As expected, there has been no shortage of debate over this column's audacious attempts to uncover the best of our south coast.
Best ocean pool
While most correspondents agreed wholeheartedly with this column's crowning of Bermagui's Blue Pool as the best on the south coast ("Bermagui's magical pool", March 7, canberratimes.com.au/act-news/canberra-life/in-search-of-the-south-coasts-best-ocean-pool-20150306-13ttn0.html), Peter White, of Wallaga Lake, is concerned that Bermagui's other ocean pool was overlooked.
"While it doesn't have the dramatic cliff base appeal of the Blue Pool, wedged up against the southern break wall of Bermagui Harbour, the 160-metre-long Bruce Steer Pool is still a great ocean pool," Peter says. "It's meshed off to keep larger fish and debris out and even has a sandy beach area." However, Peter's description comes with a caveat for anyone contemplating a dip in the pool without donning goggles or a snorkel and mask. "It's used by serious swimmers, not beach bodies."
Meanwhile, Wendy Joy, of Mollymook, explains that the much-loved Bogey Hole at her local beach wasn't always a magnet for families with blow-up air mattresses and other beach toys. "It was originally used as a fish trap by the Aboriginal people of the area, and then its shape was changed by silica mining in the early 1900s." She agrees with this column's assertion that it isn't a genuine ocean pool, but rather a very small sandy beach enclosed by rocks. Nonetheless, "it's very popular with families with children and a great place to get them interested in snorkelling," she says.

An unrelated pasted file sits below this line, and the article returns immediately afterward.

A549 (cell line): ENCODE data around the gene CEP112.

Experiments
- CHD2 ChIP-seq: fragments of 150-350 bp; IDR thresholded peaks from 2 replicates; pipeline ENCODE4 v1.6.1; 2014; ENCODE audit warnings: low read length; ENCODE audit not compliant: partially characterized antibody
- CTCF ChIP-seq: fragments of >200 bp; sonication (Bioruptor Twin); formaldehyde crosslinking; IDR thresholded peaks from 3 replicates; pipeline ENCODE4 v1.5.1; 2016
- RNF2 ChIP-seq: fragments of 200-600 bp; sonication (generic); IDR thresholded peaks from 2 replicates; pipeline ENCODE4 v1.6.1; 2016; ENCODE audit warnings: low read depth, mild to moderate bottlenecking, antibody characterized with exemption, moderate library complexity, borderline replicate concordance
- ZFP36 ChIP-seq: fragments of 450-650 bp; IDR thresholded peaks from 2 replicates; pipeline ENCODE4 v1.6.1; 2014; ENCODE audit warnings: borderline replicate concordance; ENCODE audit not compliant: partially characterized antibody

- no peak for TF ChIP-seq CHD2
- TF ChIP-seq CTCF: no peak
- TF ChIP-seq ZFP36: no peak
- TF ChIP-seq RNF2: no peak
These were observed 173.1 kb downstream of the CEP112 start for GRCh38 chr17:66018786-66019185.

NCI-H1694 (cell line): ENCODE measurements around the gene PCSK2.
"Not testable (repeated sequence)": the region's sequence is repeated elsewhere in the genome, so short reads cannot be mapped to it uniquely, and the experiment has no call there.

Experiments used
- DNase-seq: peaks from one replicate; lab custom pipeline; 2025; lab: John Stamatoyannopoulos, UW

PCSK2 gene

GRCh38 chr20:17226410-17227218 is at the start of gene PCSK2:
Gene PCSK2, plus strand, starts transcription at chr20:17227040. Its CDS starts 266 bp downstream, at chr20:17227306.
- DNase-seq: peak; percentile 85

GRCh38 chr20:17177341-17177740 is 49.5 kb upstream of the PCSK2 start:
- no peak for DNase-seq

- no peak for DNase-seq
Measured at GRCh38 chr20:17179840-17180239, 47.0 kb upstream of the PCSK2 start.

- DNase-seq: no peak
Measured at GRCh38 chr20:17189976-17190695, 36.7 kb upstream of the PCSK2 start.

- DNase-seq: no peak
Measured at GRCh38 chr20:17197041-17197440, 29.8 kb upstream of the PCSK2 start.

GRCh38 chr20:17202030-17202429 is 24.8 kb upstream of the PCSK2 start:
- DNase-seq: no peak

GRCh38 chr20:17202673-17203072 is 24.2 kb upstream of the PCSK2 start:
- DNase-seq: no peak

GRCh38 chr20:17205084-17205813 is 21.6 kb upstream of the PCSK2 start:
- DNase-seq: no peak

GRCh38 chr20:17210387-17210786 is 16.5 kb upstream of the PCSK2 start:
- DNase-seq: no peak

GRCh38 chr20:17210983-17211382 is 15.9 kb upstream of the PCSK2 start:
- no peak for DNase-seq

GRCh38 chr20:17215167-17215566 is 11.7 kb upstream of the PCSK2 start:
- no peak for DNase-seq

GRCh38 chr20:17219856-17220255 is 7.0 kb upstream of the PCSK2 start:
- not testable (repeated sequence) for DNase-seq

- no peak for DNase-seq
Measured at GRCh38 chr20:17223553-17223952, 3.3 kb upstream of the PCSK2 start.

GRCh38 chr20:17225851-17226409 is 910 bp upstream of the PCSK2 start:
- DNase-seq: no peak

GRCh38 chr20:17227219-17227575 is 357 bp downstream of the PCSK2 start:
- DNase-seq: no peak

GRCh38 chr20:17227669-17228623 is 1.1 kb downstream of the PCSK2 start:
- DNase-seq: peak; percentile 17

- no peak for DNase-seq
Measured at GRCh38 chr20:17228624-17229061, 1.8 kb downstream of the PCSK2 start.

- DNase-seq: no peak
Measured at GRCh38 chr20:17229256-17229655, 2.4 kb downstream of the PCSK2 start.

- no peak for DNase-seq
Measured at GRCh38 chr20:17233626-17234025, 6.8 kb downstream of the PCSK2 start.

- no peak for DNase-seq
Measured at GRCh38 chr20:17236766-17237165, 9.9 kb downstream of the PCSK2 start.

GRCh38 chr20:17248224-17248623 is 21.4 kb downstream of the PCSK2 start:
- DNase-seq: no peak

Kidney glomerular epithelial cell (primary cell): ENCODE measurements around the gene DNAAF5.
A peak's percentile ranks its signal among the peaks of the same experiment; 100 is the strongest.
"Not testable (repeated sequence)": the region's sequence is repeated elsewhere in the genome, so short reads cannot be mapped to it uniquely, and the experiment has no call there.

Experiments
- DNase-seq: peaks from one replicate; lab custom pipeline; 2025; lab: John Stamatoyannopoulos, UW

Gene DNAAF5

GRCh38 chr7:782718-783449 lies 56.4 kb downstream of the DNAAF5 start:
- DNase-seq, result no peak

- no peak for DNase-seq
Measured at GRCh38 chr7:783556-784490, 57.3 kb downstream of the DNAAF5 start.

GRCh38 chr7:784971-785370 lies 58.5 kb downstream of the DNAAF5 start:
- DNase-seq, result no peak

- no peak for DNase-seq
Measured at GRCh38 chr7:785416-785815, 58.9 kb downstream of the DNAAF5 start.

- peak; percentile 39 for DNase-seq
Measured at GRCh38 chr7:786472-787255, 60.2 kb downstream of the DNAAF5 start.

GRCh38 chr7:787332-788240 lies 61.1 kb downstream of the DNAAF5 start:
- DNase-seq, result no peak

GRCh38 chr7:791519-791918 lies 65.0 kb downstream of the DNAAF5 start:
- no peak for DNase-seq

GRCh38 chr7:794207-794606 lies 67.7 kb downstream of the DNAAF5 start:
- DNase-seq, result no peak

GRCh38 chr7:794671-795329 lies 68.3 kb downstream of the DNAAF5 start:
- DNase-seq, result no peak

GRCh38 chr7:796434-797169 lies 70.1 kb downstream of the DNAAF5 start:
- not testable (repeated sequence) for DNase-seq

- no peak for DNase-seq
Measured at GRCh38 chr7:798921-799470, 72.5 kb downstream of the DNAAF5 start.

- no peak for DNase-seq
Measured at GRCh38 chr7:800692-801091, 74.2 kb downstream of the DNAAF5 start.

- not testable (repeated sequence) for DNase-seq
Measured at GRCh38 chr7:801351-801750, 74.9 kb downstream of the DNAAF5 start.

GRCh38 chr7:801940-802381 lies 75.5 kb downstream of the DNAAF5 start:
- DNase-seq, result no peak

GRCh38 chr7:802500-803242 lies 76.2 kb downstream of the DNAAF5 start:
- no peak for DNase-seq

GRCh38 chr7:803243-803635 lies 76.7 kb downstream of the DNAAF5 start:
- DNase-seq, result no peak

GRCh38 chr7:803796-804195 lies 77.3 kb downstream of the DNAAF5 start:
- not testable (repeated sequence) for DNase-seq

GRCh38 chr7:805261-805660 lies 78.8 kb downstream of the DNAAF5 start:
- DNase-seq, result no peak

Kirsten Vine, of Appin, misses the original Ulladulla ocean pool, where she learnt to swim in the early to mid-1970s. "You can still see the remains of it" near the current purpose-built pool, which sits above the high-tide mark and, as a result, is mostly devoid of any sea life. "Although the old pool was often full of seaweed and sand after storms, all the marine life, including the shells and starfish," made it so much better to swim in, she says.
Further south in Eden, while Rachel Darke, of Kingston, shares this column's disappointment that the town's Aslings' Beach ocean pool is no longer maintained and is "now mostly full of sand", she does, however, report that on a recent visit "it had a channel in it, where the water was deeper and kids were jumping off a rock . . . and some big waves crashing into it, which was quite fun".
Best fish and chips
As expected, there has been no shortage of correspondence over this column's recent audacious attempt to uncover the best fish and chips on the south coast.